Life went on.
Later that evening we went to a party. When we heard a particularly seismic bang, they told the children someone had set off fireworks for the birthday celebration. My husband took me aside and informed me it was the bridge to Beirut. Beirut and the airport. The way out. They always bombed it first to cut off the South from supplies. I didn’t enjoy the cake so much. A trapped sensation began to squeeze my chest.
On the way home I watched red rockets shoot into the sky. Not in celebration of Clara’s birthday. Teens lined the streets watching them like fireworks anyway. That’s when I realized: although no one had a gripe with the neutral little village, sometimes innocent bystanders get caught in the fray. Hezbollah rockets flew willy-nilly across the sky after streaking Israeli jets, not at all concerned where they landed. I watched the flares apex and arch and spin back down to earth, without a care. The rockets. Not me.
Psalm 140 (The Message Version)
1-5 God, get me out of here, away from this evil; protect me from these vicious people. All they do is think up new ways to be bad; they spend their days plotting war games. They practice the sharp rhetoric of hate and hurt, speak venomous words that maim and kill.
Appropriate don’t you think.
After a while the kids fell asleep, but I could not. I struggled to calm my racing heart, to still my shaking hands, to swallow back my fear. I stroked their curly heads as they lay in peace, treasuring each child, each moment, the tranquil features of their small faces. Finally, in the wee hours of the morning I crawled to my own bed on the side of the house where the rockets zoomed. I didn’t care anymore. I was desperate to escape into dreams.
But with the first light of dawn I awoke to my husband’s whispered confession. “They bombed the airport last night.”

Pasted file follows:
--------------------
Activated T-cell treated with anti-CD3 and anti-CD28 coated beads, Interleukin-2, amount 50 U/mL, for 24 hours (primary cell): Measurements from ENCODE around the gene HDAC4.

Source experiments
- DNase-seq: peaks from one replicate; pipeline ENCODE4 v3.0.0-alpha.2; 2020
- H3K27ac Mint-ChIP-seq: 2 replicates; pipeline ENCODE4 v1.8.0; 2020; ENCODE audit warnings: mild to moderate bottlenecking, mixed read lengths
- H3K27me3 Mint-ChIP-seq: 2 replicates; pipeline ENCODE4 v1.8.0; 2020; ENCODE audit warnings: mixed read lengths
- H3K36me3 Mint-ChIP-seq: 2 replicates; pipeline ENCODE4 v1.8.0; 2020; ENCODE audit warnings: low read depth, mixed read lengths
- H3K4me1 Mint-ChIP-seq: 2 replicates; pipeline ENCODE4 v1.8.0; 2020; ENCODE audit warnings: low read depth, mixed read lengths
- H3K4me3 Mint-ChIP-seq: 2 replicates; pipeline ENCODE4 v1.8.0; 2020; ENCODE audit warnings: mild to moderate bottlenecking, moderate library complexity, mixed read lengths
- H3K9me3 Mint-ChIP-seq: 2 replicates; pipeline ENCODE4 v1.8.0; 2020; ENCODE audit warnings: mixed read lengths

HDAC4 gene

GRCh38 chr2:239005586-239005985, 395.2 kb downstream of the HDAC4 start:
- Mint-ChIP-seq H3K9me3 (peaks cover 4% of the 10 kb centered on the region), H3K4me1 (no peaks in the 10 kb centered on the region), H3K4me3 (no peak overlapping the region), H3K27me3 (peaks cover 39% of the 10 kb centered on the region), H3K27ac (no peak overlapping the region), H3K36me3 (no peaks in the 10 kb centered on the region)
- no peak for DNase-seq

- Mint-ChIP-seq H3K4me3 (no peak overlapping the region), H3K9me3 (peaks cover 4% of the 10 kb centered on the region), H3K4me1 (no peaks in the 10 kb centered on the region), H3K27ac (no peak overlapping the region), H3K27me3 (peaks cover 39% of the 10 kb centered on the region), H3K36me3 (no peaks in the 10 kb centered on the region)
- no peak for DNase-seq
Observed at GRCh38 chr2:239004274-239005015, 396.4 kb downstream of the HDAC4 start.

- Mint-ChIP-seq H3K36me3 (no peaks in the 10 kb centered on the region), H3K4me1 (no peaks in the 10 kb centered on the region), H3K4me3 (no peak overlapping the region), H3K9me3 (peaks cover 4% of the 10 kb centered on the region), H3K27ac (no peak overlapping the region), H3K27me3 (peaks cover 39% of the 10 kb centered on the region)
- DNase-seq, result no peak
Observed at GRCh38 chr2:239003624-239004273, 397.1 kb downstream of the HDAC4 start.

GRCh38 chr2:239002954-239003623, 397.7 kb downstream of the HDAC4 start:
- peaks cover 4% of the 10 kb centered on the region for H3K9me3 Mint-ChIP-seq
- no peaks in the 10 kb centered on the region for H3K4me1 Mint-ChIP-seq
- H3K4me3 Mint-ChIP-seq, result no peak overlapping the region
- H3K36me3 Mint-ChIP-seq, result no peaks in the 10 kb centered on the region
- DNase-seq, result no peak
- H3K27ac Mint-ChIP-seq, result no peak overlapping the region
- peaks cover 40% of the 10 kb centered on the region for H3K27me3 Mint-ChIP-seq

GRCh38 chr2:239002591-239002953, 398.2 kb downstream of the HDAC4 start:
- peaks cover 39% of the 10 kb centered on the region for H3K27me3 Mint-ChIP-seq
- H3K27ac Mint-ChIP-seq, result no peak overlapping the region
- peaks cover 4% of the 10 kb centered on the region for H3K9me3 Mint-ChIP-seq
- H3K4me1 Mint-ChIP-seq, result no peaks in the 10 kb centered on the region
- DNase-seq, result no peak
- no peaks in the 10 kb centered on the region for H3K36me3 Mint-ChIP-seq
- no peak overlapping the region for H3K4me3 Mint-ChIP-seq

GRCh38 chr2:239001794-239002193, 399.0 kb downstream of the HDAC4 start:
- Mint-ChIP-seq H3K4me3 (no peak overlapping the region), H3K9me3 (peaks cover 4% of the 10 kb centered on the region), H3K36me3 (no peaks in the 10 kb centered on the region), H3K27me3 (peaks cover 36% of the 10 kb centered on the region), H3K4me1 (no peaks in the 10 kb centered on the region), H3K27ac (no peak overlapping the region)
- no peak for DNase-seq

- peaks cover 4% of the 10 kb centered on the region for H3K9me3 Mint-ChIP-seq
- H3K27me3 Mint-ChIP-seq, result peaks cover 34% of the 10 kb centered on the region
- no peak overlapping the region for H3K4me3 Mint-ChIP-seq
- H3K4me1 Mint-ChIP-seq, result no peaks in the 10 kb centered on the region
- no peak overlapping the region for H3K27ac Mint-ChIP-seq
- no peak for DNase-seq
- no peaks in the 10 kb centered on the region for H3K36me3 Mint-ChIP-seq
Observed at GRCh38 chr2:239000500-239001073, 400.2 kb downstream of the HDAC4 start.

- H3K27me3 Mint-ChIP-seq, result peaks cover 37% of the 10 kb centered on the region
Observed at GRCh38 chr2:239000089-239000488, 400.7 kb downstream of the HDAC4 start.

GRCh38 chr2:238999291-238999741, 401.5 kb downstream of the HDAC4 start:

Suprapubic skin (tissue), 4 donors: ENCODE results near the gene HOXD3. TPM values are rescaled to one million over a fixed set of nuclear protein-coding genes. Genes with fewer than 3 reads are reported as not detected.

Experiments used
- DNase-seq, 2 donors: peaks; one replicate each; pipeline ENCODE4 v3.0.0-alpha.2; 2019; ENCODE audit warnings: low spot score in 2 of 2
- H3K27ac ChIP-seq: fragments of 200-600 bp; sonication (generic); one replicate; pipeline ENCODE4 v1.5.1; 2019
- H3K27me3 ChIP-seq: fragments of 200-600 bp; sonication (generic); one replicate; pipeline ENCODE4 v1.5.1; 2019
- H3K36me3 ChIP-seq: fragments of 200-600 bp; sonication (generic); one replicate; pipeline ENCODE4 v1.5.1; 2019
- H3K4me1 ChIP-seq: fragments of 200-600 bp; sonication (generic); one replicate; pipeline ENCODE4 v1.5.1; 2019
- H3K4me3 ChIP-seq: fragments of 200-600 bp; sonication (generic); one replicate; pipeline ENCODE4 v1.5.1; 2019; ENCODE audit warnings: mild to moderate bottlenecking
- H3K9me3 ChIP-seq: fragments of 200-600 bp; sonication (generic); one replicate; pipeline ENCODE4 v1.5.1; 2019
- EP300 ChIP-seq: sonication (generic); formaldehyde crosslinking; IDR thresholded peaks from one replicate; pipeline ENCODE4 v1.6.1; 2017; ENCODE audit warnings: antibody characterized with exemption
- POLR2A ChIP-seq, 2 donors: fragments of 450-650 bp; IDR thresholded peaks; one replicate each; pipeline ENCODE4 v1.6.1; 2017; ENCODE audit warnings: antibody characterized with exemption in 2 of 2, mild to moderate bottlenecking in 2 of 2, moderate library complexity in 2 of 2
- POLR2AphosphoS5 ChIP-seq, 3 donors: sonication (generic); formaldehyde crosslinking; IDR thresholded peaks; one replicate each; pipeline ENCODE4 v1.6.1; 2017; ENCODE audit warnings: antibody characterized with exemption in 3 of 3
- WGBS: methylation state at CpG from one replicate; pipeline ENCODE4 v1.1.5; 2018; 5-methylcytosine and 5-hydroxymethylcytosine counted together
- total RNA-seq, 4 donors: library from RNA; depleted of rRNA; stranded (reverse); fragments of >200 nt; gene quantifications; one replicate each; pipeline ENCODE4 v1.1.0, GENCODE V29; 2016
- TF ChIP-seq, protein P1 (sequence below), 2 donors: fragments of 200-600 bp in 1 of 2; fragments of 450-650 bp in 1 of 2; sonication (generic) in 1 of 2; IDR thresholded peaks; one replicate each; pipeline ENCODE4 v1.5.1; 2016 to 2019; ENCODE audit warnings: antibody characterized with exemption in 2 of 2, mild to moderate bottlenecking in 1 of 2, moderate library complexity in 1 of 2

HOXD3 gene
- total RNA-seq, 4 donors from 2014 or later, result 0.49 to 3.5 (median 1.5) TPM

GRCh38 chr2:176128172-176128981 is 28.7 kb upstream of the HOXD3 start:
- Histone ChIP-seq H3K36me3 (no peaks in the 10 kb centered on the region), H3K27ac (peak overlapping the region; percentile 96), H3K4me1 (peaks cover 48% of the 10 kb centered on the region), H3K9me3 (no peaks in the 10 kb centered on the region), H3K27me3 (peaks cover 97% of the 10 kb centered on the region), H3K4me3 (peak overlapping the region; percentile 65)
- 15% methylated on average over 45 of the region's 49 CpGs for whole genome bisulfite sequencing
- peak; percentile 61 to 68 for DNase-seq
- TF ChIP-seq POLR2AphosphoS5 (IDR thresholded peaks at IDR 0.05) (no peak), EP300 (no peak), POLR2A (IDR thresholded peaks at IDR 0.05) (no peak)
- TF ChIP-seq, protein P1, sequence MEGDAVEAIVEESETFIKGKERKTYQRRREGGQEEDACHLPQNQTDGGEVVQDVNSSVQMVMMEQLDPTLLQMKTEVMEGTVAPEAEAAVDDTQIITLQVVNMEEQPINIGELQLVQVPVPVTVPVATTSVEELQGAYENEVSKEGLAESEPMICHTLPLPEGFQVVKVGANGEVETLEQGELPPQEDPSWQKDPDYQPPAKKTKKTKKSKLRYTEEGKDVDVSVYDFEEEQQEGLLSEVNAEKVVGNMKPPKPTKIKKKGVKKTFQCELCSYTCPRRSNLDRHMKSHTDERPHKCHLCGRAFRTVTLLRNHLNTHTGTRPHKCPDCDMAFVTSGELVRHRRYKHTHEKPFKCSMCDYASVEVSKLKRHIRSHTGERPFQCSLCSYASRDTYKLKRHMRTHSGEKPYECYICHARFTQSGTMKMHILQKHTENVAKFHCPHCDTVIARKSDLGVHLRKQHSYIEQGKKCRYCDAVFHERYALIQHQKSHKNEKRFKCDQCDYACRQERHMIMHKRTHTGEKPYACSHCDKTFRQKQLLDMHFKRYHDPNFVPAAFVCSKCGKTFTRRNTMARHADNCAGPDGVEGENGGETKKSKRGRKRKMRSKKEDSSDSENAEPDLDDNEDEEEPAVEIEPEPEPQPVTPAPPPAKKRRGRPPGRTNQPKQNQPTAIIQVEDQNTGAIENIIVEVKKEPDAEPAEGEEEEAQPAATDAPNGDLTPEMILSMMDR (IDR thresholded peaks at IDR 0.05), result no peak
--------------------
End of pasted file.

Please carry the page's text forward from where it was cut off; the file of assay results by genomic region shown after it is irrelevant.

Where to go? What to do? This was no child’s game. We were truly trapped. Should we go to Syria? To Jordan? Take a taxi? Steal a car? I couldn’t spend months in that village listening to bombs drop. I would never survive. Besides, there were things waiting for us back home, dance camps and church picnics, homeschool planning and season tickets to amusement parks.
This was not my life!
I called my kids and husband to the interior room. It was the most peaceful place in the house. We sang and prayed some more. I asked the children if any of them had a word from God. Lord knew I was far too much of a mess to hear. Adam, not quite four-years-old, piped up. “I do,” he said in his squeaky little voice.
We didn’t know at the time that back home people were experiencing similar visions and dreams. But when Adam told us the story, we felt we understood. The library represented man’s wisdom. If we did what seemed wise, we would be trapped. I couldn’t be trapped again. I couldn’t stay trapped in that village any longer.
My husband said, “So, let’s go north to Beirut.”
Now, you have to understand traveling north to Beirut was the stupidest thing we could have done. The Israelis were on a mission to bomb out all the bridges and shut down transportation, and to get to Beirut would mean crossing many, many bridges.
Almost four-year-old Adam was right. If we tried to get out of the country we would have been trapped at the border for days. And the borders were being bombed.
When the US government finally announced they would send refugee ships, we were a five-minute drive from the departure spot, precisely where we needed to be. Adam’s vision proved true yet again. God had spoken. God is always speaking if only we will stop and listen. He had been our hiding place. Our refuge in that storm.
I have more great stories about mobs and two days roasting on a concrete bridge and my kids being passed over the heads of US Marines. I'll have to share those another time.
But finally, we sat on the deck of the USS Nashville watching the Lebanese skyline slip past. Feeling the cool Mediterranean breeze under the clear blue sky. We slept right on the deck under the stars. That might be my favorite night ever.
Back safe in the states!